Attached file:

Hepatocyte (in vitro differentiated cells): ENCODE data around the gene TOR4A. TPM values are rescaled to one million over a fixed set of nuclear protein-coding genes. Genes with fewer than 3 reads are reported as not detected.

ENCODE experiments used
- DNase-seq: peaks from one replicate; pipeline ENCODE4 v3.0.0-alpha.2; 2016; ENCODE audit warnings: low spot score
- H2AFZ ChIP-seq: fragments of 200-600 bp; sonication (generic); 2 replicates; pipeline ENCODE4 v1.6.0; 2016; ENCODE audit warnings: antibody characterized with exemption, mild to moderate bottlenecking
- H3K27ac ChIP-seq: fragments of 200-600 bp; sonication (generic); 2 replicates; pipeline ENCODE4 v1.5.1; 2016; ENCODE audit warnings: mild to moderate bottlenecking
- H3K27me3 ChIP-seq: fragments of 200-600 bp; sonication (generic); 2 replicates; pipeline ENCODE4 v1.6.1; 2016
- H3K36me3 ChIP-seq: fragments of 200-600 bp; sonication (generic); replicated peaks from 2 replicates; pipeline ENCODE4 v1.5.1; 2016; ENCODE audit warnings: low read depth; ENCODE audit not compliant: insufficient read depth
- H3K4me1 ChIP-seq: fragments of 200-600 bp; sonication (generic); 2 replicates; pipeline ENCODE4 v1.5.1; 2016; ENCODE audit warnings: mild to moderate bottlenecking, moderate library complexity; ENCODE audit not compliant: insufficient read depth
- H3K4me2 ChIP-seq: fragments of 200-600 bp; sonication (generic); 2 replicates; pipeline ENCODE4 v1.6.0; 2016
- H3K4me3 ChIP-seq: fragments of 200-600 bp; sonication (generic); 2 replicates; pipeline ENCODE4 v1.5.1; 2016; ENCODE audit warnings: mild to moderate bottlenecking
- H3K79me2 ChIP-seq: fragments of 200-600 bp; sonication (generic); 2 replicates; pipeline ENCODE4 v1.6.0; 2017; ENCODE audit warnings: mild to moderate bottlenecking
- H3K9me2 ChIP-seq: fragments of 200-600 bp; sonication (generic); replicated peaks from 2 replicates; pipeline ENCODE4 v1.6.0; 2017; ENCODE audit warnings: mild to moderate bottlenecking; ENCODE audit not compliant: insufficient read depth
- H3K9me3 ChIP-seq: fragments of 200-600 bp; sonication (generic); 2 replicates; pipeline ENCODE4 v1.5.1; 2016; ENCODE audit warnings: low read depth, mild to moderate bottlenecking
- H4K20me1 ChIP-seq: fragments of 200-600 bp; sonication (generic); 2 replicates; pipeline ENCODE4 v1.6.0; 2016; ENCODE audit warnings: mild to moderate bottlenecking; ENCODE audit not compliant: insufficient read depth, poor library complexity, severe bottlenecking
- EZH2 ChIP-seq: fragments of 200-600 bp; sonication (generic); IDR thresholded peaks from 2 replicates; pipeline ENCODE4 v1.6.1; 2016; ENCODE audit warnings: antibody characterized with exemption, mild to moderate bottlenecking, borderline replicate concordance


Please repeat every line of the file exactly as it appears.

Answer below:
Hepatocyte (in vitro differentiated cells): ENCODE data around the gene TOR4A. TPM values are rescaled to one million over a fixed set of nuclear protein-coding genes. Genes with fewer than 3 reads are reported as not detected.

ENCODE experiments used
- DNase-seq: peaks from one replicate; pipeline ENCODE4 v3.0.0-alpha.2; 2016; ENCODE audit warnings: low spot score
- H2AFZ ChIP-seq: fragments of 200-600 bp; sonication (generic); 2 replicates; pipeline ENCODE4 v1.6.0; 2016; ENCODE audit warnings: antibody characterized with exemption, mild to moderate bottlenecking
- H3K27ac ChIP-seq: fragments of 200-600 bp; sonication (generic); 2 replicates; pipeline ENCODE4 v1.5.1; 2016; ENCODE audit warnings: mild to moderate bottlenecking
- H3K27me3 ChIP-seq: fragments of 200-600 bp; sonication (generic); 2 replicates; pipeline ENCODE4 v1.6.1; 2016
- H3K36me3 ChIP-seq: fragments of 200-600 bp; sonication (generic); replicated peaks from 2 replicates; pipeline ENCODE4 v1.5.1; 2016; ENCODE audit warnings: low read depth; ENCODE audit not compliant: insufficient read depth
- H3K4me1 ChIP-seq: fragments of 200-600 bp; sonication (generic); 2 replicates; pipeline ENCODE4 v1.5.1; 2016; ENCODE audit warnings: mild to moderate bottlenecking, moderate library complexity; ENCODE audit not compliant: insufficient read depth
- H3K4me2 ChIP-seq: fragments of 200-600 bp; sonication (generic); 2 replicates; pipeline ENCODE4 v1.6.0; 2016
- H3K4me3 ChIP-seq: fragments of 200-600 bp; sonication (generic); 2 replicates; pipeline ENCODE4 v1.5.1; 2016; ENCODE audit warnings: mild to moderate bottlenecking
- H3K79me2 ChIP-seq: fragments of 200-600 bp; sonication (generic); 2 replicates; pipeline ENCODE4 v1.6.0; 2017; ENCODE audit warnings: mild to moderate bottlenecking
- H3K9me2 ChIP-seq: fragments of 200-600 bp; sonication (generic); replicated peaks from 2 replicates; pipeline ENCODE4 v1.6.0; 2017; ENCODE audit warnings: mild to moderate bottlenecking; ENCODE audit not compliant: insufficient read depth
- H3K9me3 ChIP-seq: fragments of 200-600 bp; sonication (generic); 2 replicates; pipeline ENCODE4 v1.5.1; 2016; ENCODE audit warnings: low read depth, mild to moderate bottlenecking
- H4K20me1 ChIP-seq: fragments of 200-600 bp; sonication (generic); 2 replicates; pipeline ENCODE4 v1.6.0; 2016; ENCODE audit warnings: mild to moderate bottlenecking; ENCODE audit not compliant: insufficient read depth, poor library complexity, severe bottlenecking
- EZH2 ChIP-seq: fragments of 200-600 bp; sonication (generic); IDR thresholded peaks from 2 replicates; pipeline ENCODE4 v1.6.1; 2016; ENCODE audit warnings: antibody characterized with exemption, mild to moderate bottlenecking, borderline replicate concordance